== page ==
The CDFI Fund, as it’s known, supports community development and revitalization in low-income, low-resource areas.
Many financial institutions make it their mission to support historically disadvantaged communities and businesses willing to invest in them. Some qualify as CDFIs; others don’t.
The difference comes down to CDFI certification. Financial institutions interested in becoming CDFIs must apply for certification through the U.S. Department of the Treasury. To be eligible, they must meet all the following criteria:
- Be a financing entity — that is, an organization that provides loans or other forms of credit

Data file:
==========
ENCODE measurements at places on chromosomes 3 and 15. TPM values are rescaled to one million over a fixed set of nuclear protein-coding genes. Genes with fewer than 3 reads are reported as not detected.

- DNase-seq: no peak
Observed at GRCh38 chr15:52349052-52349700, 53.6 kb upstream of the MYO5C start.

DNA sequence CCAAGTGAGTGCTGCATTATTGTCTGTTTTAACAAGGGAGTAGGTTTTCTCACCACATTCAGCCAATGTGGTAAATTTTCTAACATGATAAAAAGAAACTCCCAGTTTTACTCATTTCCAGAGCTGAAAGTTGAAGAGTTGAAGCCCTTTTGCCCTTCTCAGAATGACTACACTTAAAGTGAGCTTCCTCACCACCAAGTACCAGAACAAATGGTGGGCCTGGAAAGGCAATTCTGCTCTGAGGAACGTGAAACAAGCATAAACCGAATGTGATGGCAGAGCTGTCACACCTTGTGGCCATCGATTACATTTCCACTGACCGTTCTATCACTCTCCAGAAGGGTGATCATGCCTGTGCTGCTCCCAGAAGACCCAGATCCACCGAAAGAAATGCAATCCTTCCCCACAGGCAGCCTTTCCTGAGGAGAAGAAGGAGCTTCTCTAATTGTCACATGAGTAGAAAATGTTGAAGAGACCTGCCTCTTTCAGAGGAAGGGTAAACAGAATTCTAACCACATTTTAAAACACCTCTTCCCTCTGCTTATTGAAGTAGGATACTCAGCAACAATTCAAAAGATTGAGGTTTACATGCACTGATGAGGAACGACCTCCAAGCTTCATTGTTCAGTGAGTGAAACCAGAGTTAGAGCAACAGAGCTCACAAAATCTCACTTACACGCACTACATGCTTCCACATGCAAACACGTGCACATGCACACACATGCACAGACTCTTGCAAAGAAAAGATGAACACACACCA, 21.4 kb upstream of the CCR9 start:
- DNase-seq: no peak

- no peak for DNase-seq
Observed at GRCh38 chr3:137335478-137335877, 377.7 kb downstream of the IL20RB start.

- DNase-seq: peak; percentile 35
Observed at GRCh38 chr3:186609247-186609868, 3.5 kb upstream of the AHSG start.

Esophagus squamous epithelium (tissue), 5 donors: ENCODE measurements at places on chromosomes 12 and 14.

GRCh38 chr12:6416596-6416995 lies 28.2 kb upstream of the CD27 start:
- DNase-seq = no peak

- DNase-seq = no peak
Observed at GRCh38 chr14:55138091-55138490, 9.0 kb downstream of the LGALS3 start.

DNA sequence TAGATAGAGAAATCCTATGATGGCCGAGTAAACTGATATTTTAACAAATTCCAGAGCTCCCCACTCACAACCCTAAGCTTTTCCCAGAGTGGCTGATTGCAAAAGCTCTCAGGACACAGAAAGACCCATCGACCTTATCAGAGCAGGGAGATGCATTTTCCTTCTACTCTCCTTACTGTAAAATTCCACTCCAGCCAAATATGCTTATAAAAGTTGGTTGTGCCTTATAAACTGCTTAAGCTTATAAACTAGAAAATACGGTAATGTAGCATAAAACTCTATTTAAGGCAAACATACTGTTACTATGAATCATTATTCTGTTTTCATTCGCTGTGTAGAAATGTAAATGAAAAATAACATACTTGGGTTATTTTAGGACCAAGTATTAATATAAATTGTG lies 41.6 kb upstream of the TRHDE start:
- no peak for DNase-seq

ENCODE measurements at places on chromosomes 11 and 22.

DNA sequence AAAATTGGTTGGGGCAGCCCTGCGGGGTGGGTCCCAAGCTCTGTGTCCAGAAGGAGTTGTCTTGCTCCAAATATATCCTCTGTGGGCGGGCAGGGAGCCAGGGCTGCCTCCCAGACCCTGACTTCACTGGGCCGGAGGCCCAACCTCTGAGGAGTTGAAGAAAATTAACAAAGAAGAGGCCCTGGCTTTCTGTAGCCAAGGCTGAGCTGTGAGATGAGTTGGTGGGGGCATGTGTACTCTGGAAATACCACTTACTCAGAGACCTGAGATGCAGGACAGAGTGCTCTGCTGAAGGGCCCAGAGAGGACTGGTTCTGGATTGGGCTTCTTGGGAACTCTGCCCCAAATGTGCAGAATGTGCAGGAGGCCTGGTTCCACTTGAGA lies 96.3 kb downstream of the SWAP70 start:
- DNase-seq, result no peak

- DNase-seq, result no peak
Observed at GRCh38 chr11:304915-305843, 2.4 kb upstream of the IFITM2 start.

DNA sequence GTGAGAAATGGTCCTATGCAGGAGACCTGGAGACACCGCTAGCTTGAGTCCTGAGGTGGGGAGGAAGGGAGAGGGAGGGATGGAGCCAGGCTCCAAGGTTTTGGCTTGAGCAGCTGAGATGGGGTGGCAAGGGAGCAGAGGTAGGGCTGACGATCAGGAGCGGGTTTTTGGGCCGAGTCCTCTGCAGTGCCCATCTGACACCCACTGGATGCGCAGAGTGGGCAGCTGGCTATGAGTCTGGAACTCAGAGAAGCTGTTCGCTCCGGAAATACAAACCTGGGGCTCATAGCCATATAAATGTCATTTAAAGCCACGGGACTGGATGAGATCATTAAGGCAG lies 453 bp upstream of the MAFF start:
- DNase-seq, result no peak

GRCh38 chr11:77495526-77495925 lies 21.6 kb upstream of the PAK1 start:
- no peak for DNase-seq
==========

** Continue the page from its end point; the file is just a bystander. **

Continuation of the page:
- Be legally incorporated
- Have a primary mission of promoting community development
- Provide development services alongside financing
- Be accountable to its target markets — that is, the communities it serves
- Not be a government entity or under the control of any government, except for tribal governments
Once certified, CDFIs become eligible to apply for CDFI Fund awards and grants, such as the New Markets Tax Credit and the Small Dollar Loan Program. These programs help CDFIs finance activities that might otherwise be out of reach, such as:
- Flexible loan underwriting to people and businesses with subprime credit or limited credit history
- Affordable mortgage loans for first-time homebuyers
- Commercial loans for businesses in distressed communities that traditional financial institutions consider too risky
These activities vary by CDFI type.
Types of CDFIs